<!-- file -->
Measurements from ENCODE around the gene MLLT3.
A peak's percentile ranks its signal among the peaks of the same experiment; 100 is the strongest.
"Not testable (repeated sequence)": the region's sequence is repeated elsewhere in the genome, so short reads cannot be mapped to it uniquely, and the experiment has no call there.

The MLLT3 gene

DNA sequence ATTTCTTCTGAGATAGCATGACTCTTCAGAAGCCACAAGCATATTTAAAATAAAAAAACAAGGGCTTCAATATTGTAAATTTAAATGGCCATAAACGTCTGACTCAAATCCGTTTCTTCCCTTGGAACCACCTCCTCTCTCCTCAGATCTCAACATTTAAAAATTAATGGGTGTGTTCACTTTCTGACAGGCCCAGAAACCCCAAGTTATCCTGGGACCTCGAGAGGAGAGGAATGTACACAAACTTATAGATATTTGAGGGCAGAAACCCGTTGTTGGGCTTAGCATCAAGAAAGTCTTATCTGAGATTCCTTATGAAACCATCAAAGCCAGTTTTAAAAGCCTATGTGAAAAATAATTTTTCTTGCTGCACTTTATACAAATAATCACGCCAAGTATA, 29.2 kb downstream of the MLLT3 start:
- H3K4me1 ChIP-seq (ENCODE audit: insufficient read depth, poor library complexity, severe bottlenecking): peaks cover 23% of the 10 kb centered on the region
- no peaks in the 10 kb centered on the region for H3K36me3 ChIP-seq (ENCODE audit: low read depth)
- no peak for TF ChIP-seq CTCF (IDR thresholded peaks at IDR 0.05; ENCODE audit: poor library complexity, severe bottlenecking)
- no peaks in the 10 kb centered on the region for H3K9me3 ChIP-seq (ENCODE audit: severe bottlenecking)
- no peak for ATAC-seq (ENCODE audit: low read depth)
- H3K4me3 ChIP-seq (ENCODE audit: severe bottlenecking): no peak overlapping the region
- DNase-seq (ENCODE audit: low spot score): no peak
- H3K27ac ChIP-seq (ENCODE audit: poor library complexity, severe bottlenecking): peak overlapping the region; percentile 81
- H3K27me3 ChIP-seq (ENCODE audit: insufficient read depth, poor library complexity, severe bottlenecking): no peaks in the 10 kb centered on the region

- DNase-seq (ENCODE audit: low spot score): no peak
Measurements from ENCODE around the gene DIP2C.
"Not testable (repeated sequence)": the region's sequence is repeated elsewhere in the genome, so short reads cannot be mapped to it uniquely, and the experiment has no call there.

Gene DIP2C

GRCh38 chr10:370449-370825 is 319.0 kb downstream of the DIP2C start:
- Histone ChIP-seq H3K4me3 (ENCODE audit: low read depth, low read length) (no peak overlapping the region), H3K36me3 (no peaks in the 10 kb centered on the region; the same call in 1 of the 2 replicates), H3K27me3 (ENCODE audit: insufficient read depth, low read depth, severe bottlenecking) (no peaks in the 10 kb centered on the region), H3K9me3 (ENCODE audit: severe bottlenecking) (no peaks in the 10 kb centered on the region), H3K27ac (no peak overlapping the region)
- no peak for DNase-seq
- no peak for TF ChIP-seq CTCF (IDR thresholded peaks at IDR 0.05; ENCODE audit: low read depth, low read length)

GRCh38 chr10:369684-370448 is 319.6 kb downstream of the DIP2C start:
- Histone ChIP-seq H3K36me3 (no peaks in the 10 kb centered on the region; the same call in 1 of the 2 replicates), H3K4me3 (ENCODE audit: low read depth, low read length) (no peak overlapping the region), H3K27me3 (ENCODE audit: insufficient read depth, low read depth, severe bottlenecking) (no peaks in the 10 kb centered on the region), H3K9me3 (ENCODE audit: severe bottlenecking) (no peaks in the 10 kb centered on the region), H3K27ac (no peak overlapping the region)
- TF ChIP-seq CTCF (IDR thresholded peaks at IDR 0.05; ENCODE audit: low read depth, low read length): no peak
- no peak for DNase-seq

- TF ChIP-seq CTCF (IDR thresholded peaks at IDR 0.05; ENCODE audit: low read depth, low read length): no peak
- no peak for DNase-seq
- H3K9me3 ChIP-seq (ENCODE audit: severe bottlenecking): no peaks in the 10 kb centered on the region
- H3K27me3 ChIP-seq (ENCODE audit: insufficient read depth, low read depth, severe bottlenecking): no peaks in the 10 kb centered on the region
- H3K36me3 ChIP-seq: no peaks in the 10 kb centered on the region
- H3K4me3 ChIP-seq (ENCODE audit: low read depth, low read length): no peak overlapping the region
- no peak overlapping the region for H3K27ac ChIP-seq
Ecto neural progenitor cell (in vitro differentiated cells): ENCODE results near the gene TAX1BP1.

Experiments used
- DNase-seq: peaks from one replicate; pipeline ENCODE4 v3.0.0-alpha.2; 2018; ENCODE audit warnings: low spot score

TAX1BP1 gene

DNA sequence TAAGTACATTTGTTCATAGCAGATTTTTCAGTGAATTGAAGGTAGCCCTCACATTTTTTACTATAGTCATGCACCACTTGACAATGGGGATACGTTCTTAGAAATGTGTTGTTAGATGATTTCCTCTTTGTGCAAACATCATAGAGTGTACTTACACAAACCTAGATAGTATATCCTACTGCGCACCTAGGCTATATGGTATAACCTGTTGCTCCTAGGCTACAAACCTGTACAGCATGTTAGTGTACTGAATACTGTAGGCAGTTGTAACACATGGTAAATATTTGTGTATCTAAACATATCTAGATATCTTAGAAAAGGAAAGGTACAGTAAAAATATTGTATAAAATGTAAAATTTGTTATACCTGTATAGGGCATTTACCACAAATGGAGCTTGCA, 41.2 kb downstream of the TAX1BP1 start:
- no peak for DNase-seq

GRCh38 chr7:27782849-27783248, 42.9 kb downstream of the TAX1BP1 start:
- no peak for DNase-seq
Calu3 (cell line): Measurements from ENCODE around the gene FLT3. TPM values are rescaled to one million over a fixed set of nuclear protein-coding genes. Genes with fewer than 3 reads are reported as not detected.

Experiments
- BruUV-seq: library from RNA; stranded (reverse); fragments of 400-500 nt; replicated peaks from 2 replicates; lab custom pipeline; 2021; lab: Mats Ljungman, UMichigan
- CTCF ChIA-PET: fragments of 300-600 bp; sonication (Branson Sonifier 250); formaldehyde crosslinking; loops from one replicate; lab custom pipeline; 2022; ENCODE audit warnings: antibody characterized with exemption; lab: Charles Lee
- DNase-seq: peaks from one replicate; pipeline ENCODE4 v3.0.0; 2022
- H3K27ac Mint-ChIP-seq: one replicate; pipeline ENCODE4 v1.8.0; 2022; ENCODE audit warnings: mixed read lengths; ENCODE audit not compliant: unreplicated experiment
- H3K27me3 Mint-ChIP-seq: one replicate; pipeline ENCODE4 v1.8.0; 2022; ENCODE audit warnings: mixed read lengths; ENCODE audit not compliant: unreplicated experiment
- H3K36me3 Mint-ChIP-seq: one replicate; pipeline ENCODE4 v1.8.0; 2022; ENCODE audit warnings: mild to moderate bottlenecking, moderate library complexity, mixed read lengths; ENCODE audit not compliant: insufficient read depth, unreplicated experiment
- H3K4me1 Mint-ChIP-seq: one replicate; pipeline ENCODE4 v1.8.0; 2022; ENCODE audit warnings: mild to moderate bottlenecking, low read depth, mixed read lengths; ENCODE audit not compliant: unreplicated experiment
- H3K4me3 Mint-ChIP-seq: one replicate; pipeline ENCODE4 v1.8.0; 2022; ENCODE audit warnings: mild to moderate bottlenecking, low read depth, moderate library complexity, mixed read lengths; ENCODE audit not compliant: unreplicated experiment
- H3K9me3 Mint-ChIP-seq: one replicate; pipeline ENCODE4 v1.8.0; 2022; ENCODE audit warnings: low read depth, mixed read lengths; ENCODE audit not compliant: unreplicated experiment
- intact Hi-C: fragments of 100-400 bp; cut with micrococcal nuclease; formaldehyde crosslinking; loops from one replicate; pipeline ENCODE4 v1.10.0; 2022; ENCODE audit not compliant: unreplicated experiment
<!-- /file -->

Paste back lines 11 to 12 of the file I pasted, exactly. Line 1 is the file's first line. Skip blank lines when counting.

- H3K4me3 ChIP-seq (ENCODE audit: severe bottlenecking): no peak overlapping the region
- DNase-seq (ENCODE audit: low spot score): no peak